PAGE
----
To Eat or not to Eat; Halal is the question
The challenge of travelling overseas especially to a country with Muslims as a minority is in finding a HALAL yet LOCAL cuisine. Its no surprise then that in catering for muslim tourists , we see Halal restaurants sprouting like mushrooms although at times a bit disappointing as they serve either Malaysian or Indian food.
I don’t want that. I want to taste the exotic, Halal Cambodian food. Meaning the meat is slaughtered in accordance to syarak and the dish is not flavoured with alcohol and such.
There were times when we had no choice but to eat at Malaysian restaurants but still, the trip was worthwhile as we still get to experience the local dishes.
Breakfast at Royal Mekong Boutique Hotel
Unlike Malaysia where one can start having breakfast at 4AM in the nearest Mamak stall, things does not run on the same vein here. Which explains why Malaysians are overweight/obese to a certain extent. They just eat whenever and whatever time they feel like.
We had the ‘safe options’ – Harmless coffee, scramble eggs with toast and seafood noodles. Like, for 2 days in a row throughout our stay at the hotel.
Both Mr Husband and I studied in countries where Halal food is scarce thus are quite ‘open’ to observing certain religious practices. Therefore while some Muslims have a strict NO-NO against eating in a non Muslim premise, we were quite happy to indulge in our meals as long as we are confident that the providers do not spray pig fat on our toast or add bourbon in our scramble eggs and serve sake instead of coffee. Ha ha ha.
Ah-Man Halal Restaurant
Food was OK. We had takeout from this place the moment we arrived and had another meal her for dinner too. No Khmer options. Just Malaysian food. bosan. However, we were starving and baby kept screaming for his drink. So, we caved in. Mr Husband insisted that his food was still exotic : Black Mushroom Noodle. I ordered the common Roti Telur. Not even worth a picture, he says.
Its as though the owner is out of ideas to name this joint. At least they had a tinge of Khmer to their menu. I honestly enjoyed my Khmer beef dish. It has a citrus taste to it but palatable. Mr Husband had the tomato rice with Lock Lack beef. Baby fed from us like parasites and get to eat them all. They were not spicy hence baby loved it.
This was another Malaysian restaurant but at least it serves both Malaysian and Cambodian dishes. We had Lock Lack Rice, Tonle Sap Clear fish soup with steamed rice and as for drinks : Soda Gembira which literally means Happy Soda. Even the owner was asking if we felt happier after drinking the soda.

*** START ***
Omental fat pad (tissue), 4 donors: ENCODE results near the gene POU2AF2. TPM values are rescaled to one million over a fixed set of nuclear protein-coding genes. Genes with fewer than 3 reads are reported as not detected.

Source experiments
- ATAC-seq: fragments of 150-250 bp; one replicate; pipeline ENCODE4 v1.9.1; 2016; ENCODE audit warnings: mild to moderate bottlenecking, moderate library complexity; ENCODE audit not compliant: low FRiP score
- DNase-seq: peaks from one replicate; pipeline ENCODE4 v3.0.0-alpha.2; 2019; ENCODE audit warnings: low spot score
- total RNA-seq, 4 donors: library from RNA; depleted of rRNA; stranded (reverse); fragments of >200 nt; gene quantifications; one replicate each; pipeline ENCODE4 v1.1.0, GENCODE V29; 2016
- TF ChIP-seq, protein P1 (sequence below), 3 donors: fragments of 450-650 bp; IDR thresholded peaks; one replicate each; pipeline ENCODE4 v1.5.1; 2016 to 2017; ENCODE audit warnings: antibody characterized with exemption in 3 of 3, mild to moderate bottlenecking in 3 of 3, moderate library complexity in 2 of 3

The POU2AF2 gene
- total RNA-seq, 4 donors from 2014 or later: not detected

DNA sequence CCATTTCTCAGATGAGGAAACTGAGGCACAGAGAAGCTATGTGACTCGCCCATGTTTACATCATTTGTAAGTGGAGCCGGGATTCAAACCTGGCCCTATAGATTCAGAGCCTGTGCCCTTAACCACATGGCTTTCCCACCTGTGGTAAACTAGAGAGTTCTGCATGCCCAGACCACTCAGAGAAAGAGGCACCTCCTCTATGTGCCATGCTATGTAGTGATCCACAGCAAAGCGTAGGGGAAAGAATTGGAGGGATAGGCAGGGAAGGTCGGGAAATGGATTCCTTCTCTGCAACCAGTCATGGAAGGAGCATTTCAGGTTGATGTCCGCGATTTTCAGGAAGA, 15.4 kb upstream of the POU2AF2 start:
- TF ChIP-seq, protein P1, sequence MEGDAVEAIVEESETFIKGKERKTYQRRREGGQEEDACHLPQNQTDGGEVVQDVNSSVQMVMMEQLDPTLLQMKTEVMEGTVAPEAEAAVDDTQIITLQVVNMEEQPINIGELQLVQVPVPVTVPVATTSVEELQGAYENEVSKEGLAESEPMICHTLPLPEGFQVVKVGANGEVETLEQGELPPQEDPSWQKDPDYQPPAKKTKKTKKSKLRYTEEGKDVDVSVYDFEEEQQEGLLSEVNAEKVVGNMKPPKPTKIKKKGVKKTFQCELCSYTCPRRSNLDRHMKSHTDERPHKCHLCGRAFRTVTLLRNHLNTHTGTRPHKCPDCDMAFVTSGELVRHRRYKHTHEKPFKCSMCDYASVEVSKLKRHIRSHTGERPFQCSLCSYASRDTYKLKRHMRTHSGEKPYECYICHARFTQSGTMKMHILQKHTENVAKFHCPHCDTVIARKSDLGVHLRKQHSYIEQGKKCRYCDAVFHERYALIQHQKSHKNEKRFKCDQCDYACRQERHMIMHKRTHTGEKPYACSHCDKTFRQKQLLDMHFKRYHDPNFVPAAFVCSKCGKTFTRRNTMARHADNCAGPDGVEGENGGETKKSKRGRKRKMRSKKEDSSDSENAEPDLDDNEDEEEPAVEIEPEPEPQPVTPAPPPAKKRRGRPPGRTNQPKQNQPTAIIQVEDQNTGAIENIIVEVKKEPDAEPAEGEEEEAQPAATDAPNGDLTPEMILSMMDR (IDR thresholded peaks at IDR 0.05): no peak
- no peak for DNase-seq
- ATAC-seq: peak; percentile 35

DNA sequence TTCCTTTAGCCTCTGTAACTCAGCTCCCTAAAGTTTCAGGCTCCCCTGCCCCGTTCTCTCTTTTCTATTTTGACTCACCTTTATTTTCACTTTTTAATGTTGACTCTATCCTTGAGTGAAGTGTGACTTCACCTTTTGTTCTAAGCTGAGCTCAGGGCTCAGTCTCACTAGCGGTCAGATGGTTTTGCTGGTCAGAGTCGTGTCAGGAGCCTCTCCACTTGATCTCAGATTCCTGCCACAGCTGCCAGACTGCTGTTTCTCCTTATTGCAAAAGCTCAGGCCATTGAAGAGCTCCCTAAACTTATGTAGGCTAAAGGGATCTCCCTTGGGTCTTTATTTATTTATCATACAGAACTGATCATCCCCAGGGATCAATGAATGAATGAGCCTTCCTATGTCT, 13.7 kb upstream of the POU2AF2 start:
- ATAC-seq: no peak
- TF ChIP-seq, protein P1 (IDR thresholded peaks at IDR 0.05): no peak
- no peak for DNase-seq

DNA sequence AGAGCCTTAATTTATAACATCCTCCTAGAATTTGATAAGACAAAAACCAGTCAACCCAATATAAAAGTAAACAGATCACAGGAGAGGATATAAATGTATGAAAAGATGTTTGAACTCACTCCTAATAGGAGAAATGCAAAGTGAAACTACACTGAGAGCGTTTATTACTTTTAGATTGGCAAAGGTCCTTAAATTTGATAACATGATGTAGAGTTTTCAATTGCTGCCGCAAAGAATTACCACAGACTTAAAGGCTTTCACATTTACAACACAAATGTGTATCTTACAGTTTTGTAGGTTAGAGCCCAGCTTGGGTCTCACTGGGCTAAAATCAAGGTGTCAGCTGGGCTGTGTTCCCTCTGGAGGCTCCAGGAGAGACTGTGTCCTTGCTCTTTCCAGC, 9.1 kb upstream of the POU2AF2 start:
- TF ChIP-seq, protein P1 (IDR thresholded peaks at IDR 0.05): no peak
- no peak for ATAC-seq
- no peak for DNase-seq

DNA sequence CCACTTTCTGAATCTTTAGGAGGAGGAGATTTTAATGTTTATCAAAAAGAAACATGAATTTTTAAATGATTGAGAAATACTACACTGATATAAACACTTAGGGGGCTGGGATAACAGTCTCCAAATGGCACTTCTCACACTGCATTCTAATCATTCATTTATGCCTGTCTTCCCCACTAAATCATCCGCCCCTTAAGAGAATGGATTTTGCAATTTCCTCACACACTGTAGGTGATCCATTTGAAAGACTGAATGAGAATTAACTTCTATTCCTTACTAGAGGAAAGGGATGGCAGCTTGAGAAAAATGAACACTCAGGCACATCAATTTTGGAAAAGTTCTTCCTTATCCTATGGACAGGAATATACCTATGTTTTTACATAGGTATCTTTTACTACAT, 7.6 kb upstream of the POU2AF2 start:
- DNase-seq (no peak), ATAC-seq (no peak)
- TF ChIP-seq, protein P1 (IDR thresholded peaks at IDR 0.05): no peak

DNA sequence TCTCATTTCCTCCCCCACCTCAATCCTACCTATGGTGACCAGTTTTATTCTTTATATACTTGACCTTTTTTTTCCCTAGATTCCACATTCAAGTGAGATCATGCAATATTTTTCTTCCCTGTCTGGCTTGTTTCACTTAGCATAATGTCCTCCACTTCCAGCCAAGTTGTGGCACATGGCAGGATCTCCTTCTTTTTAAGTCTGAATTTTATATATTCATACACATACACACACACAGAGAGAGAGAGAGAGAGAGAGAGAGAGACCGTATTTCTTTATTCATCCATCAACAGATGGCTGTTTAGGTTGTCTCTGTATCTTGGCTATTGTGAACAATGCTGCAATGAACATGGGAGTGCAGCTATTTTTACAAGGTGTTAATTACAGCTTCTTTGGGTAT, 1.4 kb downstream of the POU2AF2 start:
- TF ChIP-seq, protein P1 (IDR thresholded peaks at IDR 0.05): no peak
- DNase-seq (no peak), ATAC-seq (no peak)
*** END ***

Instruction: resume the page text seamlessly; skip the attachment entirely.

Bopha Phnom Penh – Titanic Restaurant
Here’s a tip. Scroll through the Muslim trip packages and see which restaurants they tend to bring their clients to. In Phnom Penh, we dont have the Jakim Halal logo and to be honest, these so called Halal eateries arent 100% halal as they too offer alcoholic drinks at the bar to cater for non muslim tourists. Its the same for Victoria Station or TGI Fridays in Malaysia but we still see a huge amount of Muslims eating at those places for they go there for the meat, not the alcohol.
So we were excited to find this pretty place which is also children friendly. The atmosphere was wonderful beside the river and it didnt take us long to choose our lunch from the menu. We chose the Cambodian meal set and boy, it was not disappointing. The portion huge though that we regretted ordering 2 sets instead of one.
In the set there was
Appetizer : Khmer beef salad
Main Course : Jasmine steamed rice and amok fish
Dessert : Crunchy spring rolls with banana filling and sira
Drinks : Angkor Wat Sunrise & Chocolate Milkshake
Bon Bon French Ice Cream
Price Range : $1 – $12
An odd place to choose maybe but we have a little boy who loves ice cream. So its only natural that we go to a place not available in Malaysia hence Bon BOn. We had 3 scoops of ice cream for $2.95 which isn’t bad. Thank God baby did not demand for a second bowl of ice cream. Or we’d have to drag him away by the feet – kidding!
This is not a restaurant – just a convenience store. Something like 7-Eleven where we get our supplies of orange juice for morning brekkie in the room and snacks.
A side note;
Dont forget to taste their sugar cane mixed with lemongrass drink. Available on the streets I suppose. We got ours during a haggling session at the Russian market. We were so thirsty that we just stopped a lady selling those walking by the shops and bought the drink there and then.
We had wanted to taste the so called famous Cap beruang Coffee and colourful corn but couldn’t find any. Perhaps next time when we consider going to Angkor Watt.